Kati Laakso

Kati Laakso
  1. Tell us who you are:

    I´m Kati, a Finnish woman with an international background currently living in Tokyo, Japan. I studied business in Sweden but ended up working in the arts and culture sector quite soon after graduating. I was born in Switzerland and have had the opportunity to live and work/study in six countries on three continents. I worked in New York for six years, and am now enjoying a very exciting and different culture in Japan.

  2. Tell us more about your career steps and other projects you were part of:

    I started of studying business but quickly found my way to the art, nonprofit, and government sector which I´ve been working in ever since (the past ten years). My work takes up most of my free time since I´m lucky enough to work in a field I love. I´ve been active in various volunteer projects from early on, and spent quite a lot of my free time consulting people mostly in international relations/projects. In addition to international art and culture projects I enjoy writing and try to find time to publish a thing or two every now and then.

  3. What does “Social Capital” mean to you?

    Social capital is very important for me. In a world where technology has fundamentally changed
    the way we communicate and live, social capital, real-life connections, networks, and webs
    of people that are close to us have become more and more important.Our social connections have the power to define our future to a large extend. They
    also make up an important framework of our life. It´s fun to notice how small even the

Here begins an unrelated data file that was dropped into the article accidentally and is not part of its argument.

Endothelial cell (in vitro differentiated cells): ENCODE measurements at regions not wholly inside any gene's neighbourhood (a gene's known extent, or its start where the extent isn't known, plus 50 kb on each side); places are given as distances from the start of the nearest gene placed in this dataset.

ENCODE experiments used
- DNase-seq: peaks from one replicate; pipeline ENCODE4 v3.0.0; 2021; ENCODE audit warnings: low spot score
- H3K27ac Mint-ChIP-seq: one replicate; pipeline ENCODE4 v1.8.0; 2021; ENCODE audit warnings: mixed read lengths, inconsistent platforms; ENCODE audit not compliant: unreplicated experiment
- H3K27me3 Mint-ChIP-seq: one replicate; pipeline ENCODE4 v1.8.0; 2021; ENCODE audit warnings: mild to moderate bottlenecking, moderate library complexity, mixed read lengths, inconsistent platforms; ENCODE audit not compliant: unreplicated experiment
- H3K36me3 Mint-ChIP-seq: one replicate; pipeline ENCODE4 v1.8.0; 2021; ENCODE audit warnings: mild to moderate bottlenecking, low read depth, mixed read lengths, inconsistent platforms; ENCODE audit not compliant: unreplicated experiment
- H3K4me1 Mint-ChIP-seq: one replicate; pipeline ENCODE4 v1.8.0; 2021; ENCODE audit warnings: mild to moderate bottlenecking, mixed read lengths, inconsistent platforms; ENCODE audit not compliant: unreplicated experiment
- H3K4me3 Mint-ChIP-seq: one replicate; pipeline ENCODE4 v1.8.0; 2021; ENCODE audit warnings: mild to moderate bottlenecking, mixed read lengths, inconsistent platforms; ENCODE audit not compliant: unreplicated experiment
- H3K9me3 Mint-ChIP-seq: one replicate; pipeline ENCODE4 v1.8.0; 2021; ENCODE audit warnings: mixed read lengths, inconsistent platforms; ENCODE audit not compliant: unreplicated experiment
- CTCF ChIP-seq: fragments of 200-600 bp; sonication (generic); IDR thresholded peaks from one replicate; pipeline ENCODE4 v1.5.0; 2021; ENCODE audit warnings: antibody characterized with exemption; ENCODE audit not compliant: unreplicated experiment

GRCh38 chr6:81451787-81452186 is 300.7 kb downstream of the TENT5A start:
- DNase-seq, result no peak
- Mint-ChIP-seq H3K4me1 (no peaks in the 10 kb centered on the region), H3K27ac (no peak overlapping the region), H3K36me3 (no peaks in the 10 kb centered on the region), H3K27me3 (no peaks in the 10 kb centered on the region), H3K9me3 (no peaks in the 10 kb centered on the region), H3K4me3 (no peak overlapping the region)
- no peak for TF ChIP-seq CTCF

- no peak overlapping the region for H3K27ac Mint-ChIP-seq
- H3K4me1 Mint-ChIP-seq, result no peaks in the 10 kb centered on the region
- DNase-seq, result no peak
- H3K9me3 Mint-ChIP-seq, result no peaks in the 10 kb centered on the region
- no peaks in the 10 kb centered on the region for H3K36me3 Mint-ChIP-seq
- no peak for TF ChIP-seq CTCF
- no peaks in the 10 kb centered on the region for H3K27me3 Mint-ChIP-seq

international networks within a specific field can be. Passionate people tend to flock together I
    guess, and suddenly one can have a supportive network on a global level – that to me is the
    power and beauty of social capital.

  4. What makes you successful in life/current job?

    My passion for the field I work in, and believe that I´m working to make the world a better place (mainly through art, culture, and networks/communications). I try to stay open, confident, and kind in both work and life. Those are the cornerstones of good life to me, and the enablers of learning, growth, and success.

  5. What is/has been your biggest achievement professionally and personally?

    I feel I achieve my goals every time I see positive change or new networks, connections, or success stories stemming from my actions. In other words, when I can help or support someone to achieve something bigger than they could have accomplished alone. To me success is defined trough small actions or achievements that lead us in the right direction. Nowadays people are too focused on the final outcome and forget to enjoy the process, which after all is pretty much all we have.I have been lucky to work with big international art and design projects, which are also good examples of great teamwork. Team effort is what makes projects truly successful, and can take them to a whole different level.

  6. What skills, experiences or incidences helped you to get you to where you are today? What hindered?

    Perseverance, and a strong believe that what I do is the right thing to do. One key point is to believe in yourself and trust the process, no matter what the outside world or even people in your immediate surrounding might think about it.Our past bad experiences in work or life can hinder us to a large extend so we should always try to evaluate what is holding us back, and how we could fight it.

  7. What are your aspirations as a 1World Mentor for the 1World Social Capital Program?

    I hope I can support and motivate my mentee to better reach the goals and dreams she has, by listening, guiding, and supporting. I believe that people who have been helped are motivated to help others, and wish that in the future my mentee will pass on her knowledge to the next person who needs support.

  8. What can you offer your 1World Mentee?

    Perspective on how to proceed to reach goals set by oneself. Mentoring is not giving answers but listening and asking questions, and portraying different options and hinders that might lie ahead.

  9. Do you believe there is a glass ceiling for young female professionals? If yes, how can we break it?

    I believe the world is full of various kinds of glass ceilings. But we are here to break them!